There was a time when the superhero genre felt like it was all a big experiment, from one film to the next. Superman movies emerged as early as 1951, and up until around 2000, every Marvel and DC release had relatively limited production value. Over the next decade or so, the genre became a spectacle of the screen. Directors could show the capabilities of every hero, mirroring the inked and colored stories they came from. But recently, heroes have started to feel deeper and more real. They don’t feel like super-heroic tales anymore. They feel like stories of people, who happen to have super powers. Logan is one of those gritty stories that brings out the humanity in people that are more than human.

The timeline has taken us 12 years into the future. Mutants are now a dwindling species. Genetic modifications of food supplies have been implemented to weaken and eliminate mutant genes. For decades, it was believed that none had been born at all. That was the reality for Logan, until a nurse from Mexico City brings him his mutant daughter, whom she rescued from an experimental lab. For a large sum of money, the woman pleads with him to take Laura to a sanctuary named Eden in North Dakota.

Logan is desperate for cash, but overwhelmed by the task. He already cares for an elderly Charles Xavier, who has developed spells of dementia, triggering unwanted telekinetic occurrences. The both of them have aged, as many mutants have shown signs of deterioration. Mutants, like usual, are shunned in society. Their weakening has made them targets and all Logan wants to do is to be able to get out to sea with Xavier.

Of course, the adolescent mutants from Mexico City are wanted back by their captors. Pierce, the bionic-armed villain proves diligent in his desire to establish his own mutant army in a time when mutants are dying out. Logan’s brooding demeanor offsets Charles’s optimistic outlook on the situation. The former desires self-preservation, while the latter desires a world where mutants aren’t persecuted. Since Canada is the only safe haven for them, Logan reluctantly escorts Laura to her destination.

Throughout the movie, Laura shows similarities to her father. Neither of them deals with strangers well. Their penchant for solitude likely stems from their upbringing as experiments, used for human weapons. They have the same regenerative healing qualities and both have adamantium skeletal structures, as well as retractable blades. When push comes to shove, they both respond with deadly force.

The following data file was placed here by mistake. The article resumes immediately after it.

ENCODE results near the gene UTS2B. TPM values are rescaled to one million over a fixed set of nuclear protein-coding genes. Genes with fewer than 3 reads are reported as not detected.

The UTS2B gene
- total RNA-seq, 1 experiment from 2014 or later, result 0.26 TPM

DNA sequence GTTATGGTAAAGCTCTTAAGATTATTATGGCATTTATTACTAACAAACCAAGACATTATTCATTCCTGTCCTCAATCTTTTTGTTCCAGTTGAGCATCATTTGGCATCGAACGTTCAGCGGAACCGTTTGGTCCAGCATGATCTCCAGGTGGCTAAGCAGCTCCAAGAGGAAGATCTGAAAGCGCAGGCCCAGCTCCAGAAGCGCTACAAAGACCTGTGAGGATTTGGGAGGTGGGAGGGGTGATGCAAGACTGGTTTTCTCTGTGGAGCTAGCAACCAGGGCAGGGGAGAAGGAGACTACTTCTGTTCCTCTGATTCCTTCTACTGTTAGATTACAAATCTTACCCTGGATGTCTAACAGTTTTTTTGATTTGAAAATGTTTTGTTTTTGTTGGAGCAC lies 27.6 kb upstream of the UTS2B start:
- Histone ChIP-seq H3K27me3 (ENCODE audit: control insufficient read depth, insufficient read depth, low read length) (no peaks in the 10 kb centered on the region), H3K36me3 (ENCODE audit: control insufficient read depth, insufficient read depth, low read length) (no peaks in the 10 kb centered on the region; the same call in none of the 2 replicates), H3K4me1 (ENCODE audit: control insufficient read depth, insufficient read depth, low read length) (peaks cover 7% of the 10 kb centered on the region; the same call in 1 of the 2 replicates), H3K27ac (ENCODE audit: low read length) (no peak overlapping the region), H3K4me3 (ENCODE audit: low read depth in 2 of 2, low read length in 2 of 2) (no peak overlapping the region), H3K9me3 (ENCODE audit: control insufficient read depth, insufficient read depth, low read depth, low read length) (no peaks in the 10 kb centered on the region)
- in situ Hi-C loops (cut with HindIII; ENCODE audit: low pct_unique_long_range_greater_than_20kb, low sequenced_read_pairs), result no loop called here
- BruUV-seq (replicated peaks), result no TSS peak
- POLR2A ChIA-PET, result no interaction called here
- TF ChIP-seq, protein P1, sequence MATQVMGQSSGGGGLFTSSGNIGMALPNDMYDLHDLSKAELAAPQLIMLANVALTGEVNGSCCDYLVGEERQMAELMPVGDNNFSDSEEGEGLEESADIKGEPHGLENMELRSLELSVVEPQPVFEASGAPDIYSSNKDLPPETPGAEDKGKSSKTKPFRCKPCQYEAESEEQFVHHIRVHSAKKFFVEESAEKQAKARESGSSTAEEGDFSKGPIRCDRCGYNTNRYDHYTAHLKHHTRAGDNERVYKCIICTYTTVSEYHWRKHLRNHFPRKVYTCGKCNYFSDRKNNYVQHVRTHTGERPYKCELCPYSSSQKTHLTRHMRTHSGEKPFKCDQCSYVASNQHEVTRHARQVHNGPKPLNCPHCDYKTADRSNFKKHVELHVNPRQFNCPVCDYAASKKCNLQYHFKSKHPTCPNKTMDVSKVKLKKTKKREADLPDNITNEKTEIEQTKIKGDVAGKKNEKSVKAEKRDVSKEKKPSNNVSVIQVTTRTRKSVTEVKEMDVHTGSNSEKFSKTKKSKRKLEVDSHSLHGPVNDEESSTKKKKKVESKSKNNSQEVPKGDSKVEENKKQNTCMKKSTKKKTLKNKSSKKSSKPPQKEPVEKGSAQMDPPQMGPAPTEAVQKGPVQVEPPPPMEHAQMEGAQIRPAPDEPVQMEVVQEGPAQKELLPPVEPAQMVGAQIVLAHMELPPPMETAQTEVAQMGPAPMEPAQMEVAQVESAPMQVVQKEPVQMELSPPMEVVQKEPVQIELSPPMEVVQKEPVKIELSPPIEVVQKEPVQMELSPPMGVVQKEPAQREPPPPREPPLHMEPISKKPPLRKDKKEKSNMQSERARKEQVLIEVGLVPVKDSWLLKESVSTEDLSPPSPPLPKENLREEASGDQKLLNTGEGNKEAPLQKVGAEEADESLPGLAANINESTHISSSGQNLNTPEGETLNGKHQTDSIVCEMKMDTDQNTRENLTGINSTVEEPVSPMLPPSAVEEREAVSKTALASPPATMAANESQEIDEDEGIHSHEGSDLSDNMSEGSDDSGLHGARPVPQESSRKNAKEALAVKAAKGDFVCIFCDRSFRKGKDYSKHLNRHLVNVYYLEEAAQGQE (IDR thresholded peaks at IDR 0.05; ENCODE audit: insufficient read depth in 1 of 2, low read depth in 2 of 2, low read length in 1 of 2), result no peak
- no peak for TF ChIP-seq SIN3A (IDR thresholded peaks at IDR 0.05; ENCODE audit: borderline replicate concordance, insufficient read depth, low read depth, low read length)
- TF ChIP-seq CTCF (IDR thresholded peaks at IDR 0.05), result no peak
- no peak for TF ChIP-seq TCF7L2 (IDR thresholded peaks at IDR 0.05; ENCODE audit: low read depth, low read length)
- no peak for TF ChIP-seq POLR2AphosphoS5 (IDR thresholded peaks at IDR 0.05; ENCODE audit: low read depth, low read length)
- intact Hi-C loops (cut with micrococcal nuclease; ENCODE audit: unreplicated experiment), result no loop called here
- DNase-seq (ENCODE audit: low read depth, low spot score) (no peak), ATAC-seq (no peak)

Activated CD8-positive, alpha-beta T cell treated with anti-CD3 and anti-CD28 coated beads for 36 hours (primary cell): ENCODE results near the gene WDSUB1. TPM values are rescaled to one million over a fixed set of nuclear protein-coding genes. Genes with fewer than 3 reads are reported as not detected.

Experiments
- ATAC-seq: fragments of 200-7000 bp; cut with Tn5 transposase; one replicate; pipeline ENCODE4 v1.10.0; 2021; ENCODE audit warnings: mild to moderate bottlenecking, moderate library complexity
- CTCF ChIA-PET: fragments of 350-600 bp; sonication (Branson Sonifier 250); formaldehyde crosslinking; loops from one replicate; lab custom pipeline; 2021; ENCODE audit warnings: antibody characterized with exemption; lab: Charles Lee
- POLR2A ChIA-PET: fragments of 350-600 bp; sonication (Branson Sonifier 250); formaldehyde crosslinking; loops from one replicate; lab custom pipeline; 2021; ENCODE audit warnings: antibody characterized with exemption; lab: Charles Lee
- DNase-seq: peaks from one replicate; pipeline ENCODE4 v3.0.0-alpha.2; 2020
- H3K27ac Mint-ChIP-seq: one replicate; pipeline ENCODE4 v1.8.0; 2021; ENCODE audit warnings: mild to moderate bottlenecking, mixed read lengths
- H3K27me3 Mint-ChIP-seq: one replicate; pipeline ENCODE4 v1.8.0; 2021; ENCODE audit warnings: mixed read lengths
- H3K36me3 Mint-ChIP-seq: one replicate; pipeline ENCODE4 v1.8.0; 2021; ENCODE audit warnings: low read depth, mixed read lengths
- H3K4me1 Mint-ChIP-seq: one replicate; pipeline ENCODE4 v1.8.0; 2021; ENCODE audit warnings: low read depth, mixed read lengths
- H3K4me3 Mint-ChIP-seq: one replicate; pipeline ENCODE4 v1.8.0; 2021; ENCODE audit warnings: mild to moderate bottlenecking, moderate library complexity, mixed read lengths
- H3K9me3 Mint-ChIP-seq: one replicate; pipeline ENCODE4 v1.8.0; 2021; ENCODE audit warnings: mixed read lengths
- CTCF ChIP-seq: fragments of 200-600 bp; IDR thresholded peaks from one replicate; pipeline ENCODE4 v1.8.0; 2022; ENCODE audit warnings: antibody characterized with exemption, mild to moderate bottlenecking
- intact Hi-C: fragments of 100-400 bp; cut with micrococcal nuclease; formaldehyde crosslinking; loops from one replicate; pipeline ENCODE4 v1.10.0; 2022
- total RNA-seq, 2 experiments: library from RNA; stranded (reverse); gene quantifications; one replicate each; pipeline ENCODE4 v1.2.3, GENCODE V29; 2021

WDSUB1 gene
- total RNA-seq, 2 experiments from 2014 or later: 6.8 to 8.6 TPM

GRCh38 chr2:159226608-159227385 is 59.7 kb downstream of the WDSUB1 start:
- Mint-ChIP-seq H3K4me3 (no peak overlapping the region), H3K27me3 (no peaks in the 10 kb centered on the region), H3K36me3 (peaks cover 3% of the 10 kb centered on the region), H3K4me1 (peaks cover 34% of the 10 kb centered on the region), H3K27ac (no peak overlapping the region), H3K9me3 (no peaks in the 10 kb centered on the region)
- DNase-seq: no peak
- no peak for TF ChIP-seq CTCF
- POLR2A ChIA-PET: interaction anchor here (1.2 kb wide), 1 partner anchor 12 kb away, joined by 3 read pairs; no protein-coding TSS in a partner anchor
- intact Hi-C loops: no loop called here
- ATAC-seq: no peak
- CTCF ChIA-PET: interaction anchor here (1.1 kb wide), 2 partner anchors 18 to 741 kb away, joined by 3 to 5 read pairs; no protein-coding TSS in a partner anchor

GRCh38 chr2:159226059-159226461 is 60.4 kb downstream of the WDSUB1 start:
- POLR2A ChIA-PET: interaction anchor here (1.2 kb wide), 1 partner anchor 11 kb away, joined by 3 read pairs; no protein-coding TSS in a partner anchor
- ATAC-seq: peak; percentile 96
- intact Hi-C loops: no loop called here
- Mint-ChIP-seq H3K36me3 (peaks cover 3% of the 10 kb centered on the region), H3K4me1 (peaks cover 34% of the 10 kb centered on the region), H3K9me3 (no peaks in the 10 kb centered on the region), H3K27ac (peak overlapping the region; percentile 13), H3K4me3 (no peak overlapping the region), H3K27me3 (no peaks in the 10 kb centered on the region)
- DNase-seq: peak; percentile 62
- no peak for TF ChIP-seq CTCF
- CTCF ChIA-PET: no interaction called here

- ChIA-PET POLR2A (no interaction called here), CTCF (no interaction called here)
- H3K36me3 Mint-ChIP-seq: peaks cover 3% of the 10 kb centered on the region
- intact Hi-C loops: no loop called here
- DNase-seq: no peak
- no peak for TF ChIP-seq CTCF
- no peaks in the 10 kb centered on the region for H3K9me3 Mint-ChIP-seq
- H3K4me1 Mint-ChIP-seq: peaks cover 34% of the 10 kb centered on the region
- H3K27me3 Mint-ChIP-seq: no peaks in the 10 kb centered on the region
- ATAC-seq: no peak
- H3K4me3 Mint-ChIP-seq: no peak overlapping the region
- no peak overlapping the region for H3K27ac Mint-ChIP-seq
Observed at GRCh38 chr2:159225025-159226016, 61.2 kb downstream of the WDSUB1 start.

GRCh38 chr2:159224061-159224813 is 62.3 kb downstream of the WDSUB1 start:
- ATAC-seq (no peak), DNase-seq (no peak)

One of the trends that started with 2016’s Deadpool, is that Marvel is beginning to branch out again into R-rated territory. Way back when Daredevil was set to hit theaters in 2003, the plan was to give it more violent and mature content. When Spider-Man broke box-office records as a PG-13 movie, the producers at Regency and Marvel Entertainment decided to cut Daredevil down to a PG-13 rating as well. Comic books are often misconstrued as a medium intended for children. Though, while adult themes within the pages of their books haven’t caused an uproar among parents, the transition onto the screen has hindered the product severely. Logan doesn’t hold back anything for Hugh Jackman and Patrick Stewart’s final X-Men performance. Impaling, decapitating and bloodying up bad guys is constant. The feeling that anything can happen to anyone holds suspense in a way other Marvel releases don’t really come close to. Comparing Logan to previous X-Men movies make them all look whitewashed, in a way.

The movie is long, timed at two hours and twenty-one minutes, but the pacing is perfect. Nothing ever really drags out or stalls. There isn’t any filler, just compelling plot and action. Perhaps the biggest triumph of all is how director James Mangold is able to add depth to characters we have been used to seeing in eight previous movies. They are realer than ever.

Logan may very well be one of the most polished comic book films ever made. It doesn’t give off a feeling of repetition or a generic display of superhuman feats for their own sake. It feels emotionally invested to the viewers, the way a send off should feel. Though the end of an era has come, it ended beautifully. Fans deserve a movie like this: a movie that isn’t afraid to be more than what it can be.

Review: 5/5